2. Respondent's second contention is that the present suit is barred for the reason that libellant brought a prior suit against the respondent in which the precise claim involved in the present suit was asserted, N. 249 of 1950 in Admiralty, filed July 14, 1950. Respondent points out that said prior suit was brought after the expiration of the two year statute of limitations applicable to suits against the United States and consequently libellant's causes of action were extinguished (it will be remembered, however, that we held part of that first suit was not barred) and are incapable of being revived by the provisions of the Amendment of December 13, 1950 to the Suits in Admiralty Act.
For several years the law with respect to the liability of a general agent was uncertain. Then on June 27, 1949, the United States Supreme Court, in Cosmopolitan Shipping Company v. McAllister, 337 U.S. 783, 69 S. Ct. 1317, 93 L. Ed. 1692, removed some of the uncertainty by holding that general agents were not proper parties and consequently not liable under the law.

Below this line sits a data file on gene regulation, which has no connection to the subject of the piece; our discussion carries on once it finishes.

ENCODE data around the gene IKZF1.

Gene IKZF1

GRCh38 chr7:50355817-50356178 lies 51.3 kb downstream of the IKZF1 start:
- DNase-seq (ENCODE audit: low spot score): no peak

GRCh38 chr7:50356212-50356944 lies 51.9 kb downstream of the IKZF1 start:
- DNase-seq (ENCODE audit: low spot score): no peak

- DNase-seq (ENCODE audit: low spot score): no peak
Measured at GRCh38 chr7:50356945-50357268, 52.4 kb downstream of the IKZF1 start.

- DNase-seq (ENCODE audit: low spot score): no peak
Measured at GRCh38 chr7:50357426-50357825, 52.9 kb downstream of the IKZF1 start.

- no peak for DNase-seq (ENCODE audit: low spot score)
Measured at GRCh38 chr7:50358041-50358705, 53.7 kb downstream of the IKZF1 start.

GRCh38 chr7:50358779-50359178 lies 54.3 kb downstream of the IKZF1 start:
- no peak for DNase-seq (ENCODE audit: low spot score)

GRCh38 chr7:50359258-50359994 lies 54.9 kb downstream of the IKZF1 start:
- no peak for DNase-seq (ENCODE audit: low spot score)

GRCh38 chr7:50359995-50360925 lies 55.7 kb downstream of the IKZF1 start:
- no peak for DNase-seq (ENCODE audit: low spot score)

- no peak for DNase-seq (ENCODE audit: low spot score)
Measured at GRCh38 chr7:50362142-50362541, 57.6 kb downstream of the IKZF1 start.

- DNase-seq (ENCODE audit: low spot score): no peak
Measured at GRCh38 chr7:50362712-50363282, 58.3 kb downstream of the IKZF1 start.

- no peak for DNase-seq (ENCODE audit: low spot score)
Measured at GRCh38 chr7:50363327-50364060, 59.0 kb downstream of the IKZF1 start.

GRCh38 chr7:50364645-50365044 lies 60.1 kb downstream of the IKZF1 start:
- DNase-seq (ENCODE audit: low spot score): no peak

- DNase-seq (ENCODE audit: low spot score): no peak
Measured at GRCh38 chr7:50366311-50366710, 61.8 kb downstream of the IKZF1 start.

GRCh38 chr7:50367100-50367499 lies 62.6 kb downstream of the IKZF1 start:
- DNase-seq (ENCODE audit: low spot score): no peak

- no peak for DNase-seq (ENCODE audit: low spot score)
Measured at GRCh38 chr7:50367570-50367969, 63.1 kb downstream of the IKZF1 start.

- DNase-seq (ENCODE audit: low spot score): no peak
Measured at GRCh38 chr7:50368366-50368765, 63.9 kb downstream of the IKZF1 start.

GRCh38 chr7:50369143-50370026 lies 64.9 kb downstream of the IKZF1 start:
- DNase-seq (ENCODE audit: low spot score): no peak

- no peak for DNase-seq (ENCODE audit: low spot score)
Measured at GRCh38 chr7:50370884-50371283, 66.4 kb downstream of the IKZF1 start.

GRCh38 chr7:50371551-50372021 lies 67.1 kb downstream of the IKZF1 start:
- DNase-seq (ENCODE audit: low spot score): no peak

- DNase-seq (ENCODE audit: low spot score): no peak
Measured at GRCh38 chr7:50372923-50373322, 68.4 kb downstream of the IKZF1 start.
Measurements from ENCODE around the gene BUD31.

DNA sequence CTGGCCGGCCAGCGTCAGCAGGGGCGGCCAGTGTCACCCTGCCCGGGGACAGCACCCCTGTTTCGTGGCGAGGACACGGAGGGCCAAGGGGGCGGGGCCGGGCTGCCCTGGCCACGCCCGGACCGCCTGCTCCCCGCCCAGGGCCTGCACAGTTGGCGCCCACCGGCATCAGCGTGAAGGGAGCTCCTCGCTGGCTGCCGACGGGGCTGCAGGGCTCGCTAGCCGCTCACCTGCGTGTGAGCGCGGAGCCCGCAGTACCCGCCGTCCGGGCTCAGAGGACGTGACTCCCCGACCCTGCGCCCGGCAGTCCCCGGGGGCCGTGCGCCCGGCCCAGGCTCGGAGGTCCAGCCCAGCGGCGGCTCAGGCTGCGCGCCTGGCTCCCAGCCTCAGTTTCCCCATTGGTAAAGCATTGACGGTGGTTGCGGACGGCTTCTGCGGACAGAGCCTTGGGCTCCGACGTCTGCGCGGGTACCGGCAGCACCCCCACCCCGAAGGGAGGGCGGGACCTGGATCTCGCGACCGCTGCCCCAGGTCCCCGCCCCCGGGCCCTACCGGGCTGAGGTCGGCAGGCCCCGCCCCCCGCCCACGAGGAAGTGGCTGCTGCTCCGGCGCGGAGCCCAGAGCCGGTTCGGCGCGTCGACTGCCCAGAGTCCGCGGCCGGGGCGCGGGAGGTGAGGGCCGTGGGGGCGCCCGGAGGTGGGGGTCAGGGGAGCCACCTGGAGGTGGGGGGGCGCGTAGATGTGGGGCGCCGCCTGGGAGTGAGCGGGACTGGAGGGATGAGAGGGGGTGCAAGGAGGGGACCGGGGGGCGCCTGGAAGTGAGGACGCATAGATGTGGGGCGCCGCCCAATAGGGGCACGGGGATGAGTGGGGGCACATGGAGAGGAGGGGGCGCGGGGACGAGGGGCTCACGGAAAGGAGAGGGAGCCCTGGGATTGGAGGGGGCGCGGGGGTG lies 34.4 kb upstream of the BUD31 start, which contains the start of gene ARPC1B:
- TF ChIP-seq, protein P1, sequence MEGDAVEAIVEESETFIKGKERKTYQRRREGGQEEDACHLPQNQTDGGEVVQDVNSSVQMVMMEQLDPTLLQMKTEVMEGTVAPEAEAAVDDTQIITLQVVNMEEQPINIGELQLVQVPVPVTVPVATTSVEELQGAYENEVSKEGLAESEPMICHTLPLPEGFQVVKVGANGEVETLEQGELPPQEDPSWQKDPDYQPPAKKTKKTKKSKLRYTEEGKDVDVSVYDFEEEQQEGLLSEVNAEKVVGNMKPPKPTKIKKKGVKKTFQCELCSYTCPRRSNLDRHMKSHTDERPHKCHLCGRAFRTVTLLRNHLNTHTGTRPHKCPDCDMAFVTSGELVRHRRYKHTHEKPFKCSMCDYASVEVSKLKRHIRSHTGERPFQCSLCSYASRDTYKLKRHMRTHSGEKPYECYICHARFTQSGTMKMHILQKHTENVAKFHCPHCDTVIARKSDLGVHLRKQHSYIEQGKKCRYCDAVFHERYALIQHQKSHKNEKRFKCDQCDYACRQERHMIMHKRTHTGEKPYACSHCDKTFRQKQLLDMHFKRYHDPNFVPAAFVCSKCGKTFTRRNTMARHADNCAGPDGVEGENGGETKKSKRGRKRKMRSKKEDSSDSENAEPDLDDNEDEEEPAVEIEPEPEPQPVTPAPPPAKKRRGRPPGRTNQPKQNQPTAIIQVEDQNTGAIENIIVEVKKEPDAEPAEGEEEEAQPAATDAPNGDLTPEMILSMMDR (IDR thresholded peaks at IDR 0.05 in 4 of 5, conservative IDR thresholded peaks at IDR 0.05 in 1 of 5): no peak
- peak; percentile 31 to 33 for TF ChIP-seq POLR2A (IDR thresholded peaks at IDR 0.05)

On October 24, 1949, the libellant, at that time convinced that his case on its facts was outside the scope of the holding in Cosmopolitan Shipping Company v. McAllister, supra, brought suit against A. H. Bull and Coma Company, the general agent. And, on July 14, 1950, out of an abundance of caution for his protection and without yielding any of his rights in the suit against the general agent, libellant brought the first suit against the United States, the respondent herein. Thereafter, the amendment of December 13, 1950 to the Suits in Admiralty Act was passed and it is clear that said amendment was passed to give a remedy against the government to suitors who had been defeated because they had sued others than the government, such as, general agents, in the belief that they were the proper parties and liable under the law. It is the opinion of this court that the Amendment is applicable to the present suit and libellant's rights thereby created ought not be defeated merely because a prior action was commenced by him against the United States before the effective date of the Amendment. In Clarence G. Ketcham v. United States, D.C., 106 F.Supp. 960, 961, Judge Kirkpatrick had before him the problem of a prior pending suit against the United States and upheld the validity of the second suit against the United States under the Amendment in the following language: